First of all, he’s fine.
I’m talking about my barely 2 year-old son who had a seizure barely 48 hours ago while we were traveling to Las Vegas to the yearly basketball tournament that I’ve been going to for the last 15+ years.
What I’d like to talk about are the human beings that went above and beyond their job descriptions to allow my family to have one of the most memorable experiences of our lives for all of the right reasons.
But first the most frightening experience that I’ve encountered in my life so far…
We had barely arrived to Vegas after a 4 hour drive after having lunch with my dad at his hotel in Rialto and checked into the Mirage Hotel & Casino. While getting out of the car, my wife noticed that my son was hot, and when I touched the back of his head, I remember pulling my hand away and thinking, “Oh, that’s hot!”. So we decided to check-in, grab dinner quickly, then get some children’s Advil from the CVS across the street.
My usually active son was a bit lackadaisical, seemingly from the long car ride, and to be honest we could all use a break from chasing him everywhere we go. So as we unpacked and got prepared for dinner, we noticed he fell asleep again in the stroller, and we continued on our way down to the Carnegie Delicatessen.
This is the scene where time gets warped, and I’m writing this now before my memory escapes me. We ordered and sat down in the middle of the restaurant, where I had noticed it was very cold – I didn’t think to bring a jacket to the desert, but even for me it was difficult not to feel uncomfortable. My son who was still asleep in the stroller continued to do so, and I know I wanted to quickly eat and take his dinner to go. It’s rare for out family at this point to have a quiet meal that’s not spread out over ourselves and the floor.
However since I was cold, I suggested to my wife to put his jacket on his lap. Just a few minutes afterwards, he stirred awake and became fussy, refusing to eat more than a few bites, and just wanted to be held by his mother and look out at the lights from the casino machines. She obliged and my daughter and I continued to have our peaceful meal over the next few minutes.
Then all of a sudden, my wife yells, “Hey, I think he’s having a seizure!” and I turn around and say, “Wha-?” but before I finish that word, my wife thrusts him into my arms where I can feel the his tiny body pulsating and shaking out of anybody’s control.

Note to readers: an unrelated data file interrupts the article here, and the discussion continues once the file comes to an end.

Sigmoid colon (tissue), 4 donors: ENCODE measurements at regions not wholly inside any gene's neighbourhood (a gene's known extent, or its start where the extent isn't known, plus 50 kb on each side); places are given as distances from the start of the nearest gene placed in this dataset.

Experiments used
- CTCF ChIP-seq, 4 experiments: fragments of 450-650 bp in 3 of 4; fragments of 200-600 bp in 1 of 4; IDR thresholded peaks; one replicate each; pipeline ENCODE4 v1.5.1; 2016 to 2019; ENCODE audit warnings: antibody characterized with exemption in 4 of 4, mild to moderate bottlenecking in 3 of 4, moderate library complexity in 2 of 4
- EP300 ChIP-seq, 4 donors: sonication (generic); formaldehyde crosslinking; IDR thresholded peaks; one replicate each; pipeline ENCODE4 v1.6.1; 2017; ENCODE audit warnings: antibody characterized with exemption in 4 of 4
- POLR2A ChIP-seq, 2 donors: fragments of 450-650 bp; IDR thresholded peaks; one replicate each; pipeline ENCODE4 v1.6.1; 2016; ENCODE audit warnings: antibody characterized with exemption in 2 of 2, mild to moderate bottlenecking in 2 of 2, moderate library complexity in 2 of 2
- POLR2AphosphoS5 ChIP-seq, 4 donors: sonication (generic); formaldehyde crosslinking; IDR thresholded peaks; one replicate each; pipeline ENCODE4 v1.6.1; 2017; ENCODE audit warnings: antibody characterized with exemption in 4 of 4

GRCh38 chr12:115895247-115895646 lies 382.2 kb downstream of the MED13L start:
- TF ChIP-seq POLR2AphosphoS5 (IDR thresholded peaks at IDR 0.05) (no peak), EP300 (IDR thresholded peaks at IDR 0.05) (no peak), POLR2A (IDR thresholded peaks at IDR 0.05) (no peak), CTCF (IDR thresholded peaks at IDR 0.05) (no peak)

“It’s ok, it’s ok, daddy’s here, it’s ok,” I calmly keep repeating to him, and as I struggle to take off his jacket, a middle aged brunette woman with glasses calmly extends her arms and tells me that her son has had this happen and proceeds to soak napkins in ice water and place them over his forehead while I do so on the back of his neck. The staff also provides more towels soaked in cold water to place on him, and as I feel the pulsation slow, I start to calm down inside.
However, we were not quite in the clear. As the Mirage staff EMT arrived to assist and we were discussing whether or not to call the paramedics, the seizure started again and we laid him on his side on the red cushioned seats. As I kept talking to him, asking him to look at me, squeeze my finger, and watched his breathing, these thoughts cycle through my mind:
Is he breathing? Ok, I see his stomach moving and his lips aren’t getting blue. Is he breathing?
Why are the whites of his eyes yellowing? Why can’t he squeeze my fingers? Why isn’t he looking at me?
Is this the last time I’m going to see him? Are the photos on my camera the last ones that I have?
He’s closing his eyes, is that good or do I smack him to make sure he stays conscious? Ok, they’re open again but they don’t seem to be responsive.
This can’t be it, this can’t be it…
Then a slight look and whimper comes out of his as he peers over at me, still on his left side. I can see his tongue peering out through his teeth being clenched by his teeth. I see that it’s causing him enough pain to look at me and sign for some kind of help. I stick my thumb and forefinger into where his molars would be (he only has 1) and try to pry his jaw open. And this is where I find out later that normally people should avoid putting fingers into the mouth of someone having a seizure since the jaw muscles are so strong that people have had their fingers severed. I get it now as I fail to pry a 2 year-old’s jaw open, even a little bit. I do get his tongue pushed back in just enough for his jaw to clench shut again, though.
While this is happening, I try not to look at my wife because I know she could be hysterical which wouldn’t help me keep my cool. I shoot a glance over at my 4.5 year old daughter and she’s still calmly at our table eating or coloring. I also hear some of the staff yelling, “Pack them some food for the hospital,” and then the Manager tells us that the paramedics have arrived.